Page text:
The question here is about the pith and substance of the bill, or the intention in passing it. We must apply that test to the facts. I would like to share with you some expert testimony on the matter.

[English]

According to the Barreau du Québec:

A rather more serious problem is posed by the purpose of the bill, since it is intended to provide oversight of labour organizations across Canada. Such an intention falls within the ambit of labour relations, jurisdiction over which has been conferred on the provinces through case law interpreting subsection 92(13) of the Constitution Act, 1867, since the famous decision of the Judicial Committee of the Privy Council in 1925.

Labour relations are deemed to be under the exclusive jurisdiction of the provinces . . . . As the Supreme Court of Canada noted in Northern Telecom v. Communications Workers:

(1) Parliament has no authority over labour relations as such nor over the terms of a contract of employment; exclusive provincial competence is the rule.

The Service Employees’ International Union added:

In our respectful view, this Bill, in spite of its title, is not income tax legislation. In pith and substance, in purpose and effect, it is labour legislation. . . . Bill C-377 is an intrusion into provincial jurisdiction over labour relations, developed without provincial consultation or consent.

[Translation]

The message is clear. This bill will not pass the constitutionality test with respect to pith and substance because it was not passed by the appropriate government. Specifically, Bill C-377 falls under section 92(13) of the Constitution Act, which is an exclusively provincial area of jurisdiction. This is not income tax legislation; it is labour legislation.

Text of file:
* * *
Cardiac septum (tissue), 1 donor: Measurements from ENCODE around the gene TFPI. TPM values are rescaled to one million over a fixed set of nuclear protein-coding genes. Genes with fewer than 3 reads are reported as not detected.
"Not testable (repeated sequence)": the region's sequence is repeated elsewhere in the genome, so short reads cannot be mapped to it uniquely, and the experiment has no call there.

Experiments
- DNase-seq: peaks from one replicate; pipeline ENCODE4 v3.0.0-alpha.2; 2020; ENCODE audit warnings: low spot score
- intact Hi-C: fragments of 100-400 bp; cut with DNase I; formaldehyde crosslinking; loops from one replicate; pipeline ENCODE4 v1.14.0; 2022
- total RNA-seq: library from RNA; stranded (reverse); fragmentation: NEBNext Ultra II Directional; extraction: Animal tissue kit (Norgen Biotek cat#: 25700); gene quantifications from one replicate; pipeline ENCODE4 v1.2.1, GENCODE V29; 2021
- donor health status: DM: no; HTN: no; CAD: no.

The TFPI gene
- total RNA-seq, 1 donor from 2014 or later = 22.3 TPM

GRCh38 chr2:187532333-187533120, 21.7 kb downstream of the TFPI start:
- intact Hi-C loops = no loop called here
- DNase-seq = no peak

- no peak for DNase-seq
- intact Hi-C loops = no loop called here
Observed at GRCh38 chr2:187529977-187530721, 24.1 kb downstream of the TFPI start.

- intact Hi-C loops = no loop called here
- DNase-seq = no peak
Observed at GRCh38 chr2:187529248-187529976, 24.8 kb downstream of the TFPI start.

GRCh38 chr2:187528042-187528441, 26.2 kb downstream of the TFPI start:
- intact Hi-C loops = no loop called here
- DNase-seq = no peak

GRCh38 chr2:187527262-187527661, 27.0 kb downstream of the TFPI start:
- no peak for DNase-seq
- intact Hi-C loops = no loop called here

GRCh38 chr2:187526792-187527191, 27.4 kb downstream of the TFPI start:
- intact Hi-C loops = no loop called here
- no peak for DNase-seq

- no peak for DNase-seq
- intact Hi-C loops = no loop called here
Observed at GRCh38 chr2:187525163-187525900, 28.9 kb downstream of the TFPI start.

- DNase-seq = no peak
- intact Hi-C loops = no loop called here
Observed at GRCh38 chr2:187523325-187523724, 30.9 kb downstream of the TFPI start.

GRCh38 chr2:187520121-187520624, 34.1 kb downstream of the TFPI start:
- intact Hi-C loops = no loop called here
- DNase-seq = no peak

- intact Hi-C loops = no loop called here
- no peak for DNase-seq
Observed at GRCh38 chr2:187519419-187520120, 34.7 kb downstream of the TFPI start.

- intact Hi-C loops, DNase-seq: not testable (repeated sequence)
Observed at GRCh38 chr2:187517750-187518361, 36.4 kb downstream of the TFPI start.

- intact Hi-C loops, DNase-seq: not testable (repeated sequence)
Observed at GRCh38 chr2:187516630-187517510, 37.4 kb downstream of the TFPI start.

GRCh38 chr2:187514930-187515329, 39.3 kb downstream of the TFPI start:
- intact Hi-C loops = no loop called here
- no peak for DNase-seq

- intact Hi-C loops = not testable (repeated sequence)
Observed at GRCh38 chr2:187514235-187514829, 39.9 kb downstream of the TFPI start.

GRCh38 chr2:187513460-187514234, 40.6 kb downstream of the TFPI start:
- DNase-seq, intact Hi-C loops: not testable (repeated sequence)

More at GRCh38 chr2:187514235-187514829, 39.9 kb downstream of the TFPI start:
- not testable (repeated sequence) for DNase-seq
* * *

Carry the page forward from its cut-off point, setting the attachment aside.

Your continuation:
The second problem with this bill has to do with the Canadian Charter of Rights and Freedoms. As you know, the Charter protects the rights and freedoms of Canadians. In particular, it protects them from this kind of bill.

First, section 2(b) of the Charter reads as follows:

Everyone has the following fundamental freedoms:

(b) freedom of thought, belief, opinion and expressions, including freedom of the press and other media of communication;

Second, section 2(d) of the Charter reads as follows:

Everyone has the following fundamental freedoms:

(d) freedom of association.

I would like to share some of the comments we heard in committee about that.

[English]

The Canadian Federation of Nurses said:

. . . C-377 will:

Substantially interfere with the freedom of expression and freedom of association rights protected under sections 2(b) and 2(d) of the Canadian Charter of Rights and Freedoms, being part 1 of the Constitution Act of 1982.

On that matter, the Association of Labour Lawyers stated:

There is no justification for compelling information about the political speech of unions and their members to be made publically available on a government website.

[Translation]

The committee also heard from the Canadian Bar Association, which expressed its doubts as to the bill’s constitutionality. It stated, and I quote:

[English]

Subsections 149.01(3)(b) . . . may contain disclosure requirements counter to the Charter of Rights and Freedom’sprotection of freedom of expression under s. 2(b) and freedom of association under s. 2(d).

[Translation]